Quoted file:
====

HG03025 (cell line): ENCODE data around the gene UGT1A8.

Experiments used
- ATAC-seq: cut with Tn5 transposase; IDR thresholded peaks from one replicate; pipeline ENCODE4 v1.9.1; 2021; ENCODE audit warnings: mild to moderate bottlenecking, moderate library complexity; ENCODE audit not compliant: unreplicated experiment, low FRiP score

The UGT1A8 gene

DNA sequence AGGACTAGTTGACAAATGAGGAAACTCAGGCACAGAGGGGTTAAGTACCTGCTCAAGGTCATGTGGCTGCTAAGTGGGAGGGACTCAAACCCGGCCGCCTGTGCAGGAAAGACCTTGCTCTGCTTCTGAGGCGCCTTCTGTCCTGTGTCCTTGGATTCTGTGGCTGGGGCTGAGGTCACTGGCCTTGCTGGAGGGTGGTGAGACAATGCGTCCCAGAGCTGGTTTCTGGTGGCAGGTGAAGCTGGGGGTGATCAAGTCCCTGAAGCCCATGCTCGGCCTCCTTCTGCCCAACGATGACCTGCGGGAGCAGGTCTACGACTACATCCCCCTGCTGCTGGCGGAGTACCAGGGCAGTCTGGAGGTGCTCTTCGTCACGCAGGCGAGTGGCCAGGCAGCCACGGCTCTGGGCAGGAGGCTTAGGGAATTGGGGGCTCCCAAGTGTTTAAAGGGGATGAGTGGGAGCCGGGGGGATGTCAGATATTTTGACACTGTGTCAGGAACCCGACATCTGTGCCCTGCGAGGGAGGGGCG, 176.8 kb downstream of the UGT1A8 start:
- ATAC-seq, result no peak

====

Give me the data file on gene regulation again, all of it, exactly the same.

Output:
HG03025 (cell line): ENCODE data around the gene UGT1A8.

Experiments used
- ATAC-seq: cut with Tn5 transposase; IDR thresholded peaks from one replicate; pipeline ENCODE4 v1.9.1; 2021; ENCODE audit warnings: mild to moderate bottlenecking, moderate library complexity; ENCODE audit not compliant: unreplicated experiment, low FRiP score

The UGT1A8 gene

DNA sequence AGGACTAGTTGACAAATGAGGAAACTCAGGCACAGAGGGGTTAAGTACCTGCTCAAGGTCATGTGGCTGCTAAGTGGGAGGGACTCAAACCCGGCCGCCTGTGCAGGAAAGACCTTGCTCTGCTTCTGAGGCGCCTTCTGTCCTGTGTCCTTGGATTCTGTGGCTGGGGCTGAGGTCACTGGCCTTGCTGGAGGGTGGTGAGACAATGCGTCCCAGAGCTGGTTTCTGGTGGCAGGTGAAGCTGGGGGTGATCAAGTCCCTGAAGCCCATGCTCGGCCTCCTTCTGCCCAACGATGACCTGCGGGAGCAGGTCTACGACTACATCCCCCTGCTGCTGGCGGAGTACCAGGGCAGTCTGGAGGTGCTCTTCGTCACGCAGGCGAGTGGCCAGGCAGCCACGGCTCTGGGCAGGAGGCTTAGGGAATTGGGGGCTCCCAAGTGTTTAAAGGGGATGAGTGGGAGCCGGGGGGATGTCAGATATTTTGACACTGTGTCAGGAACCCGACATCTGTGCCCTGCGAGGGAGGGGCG, 176.8 kb downstream of the UGT1A8 start:
- ATAC-seq, result no peak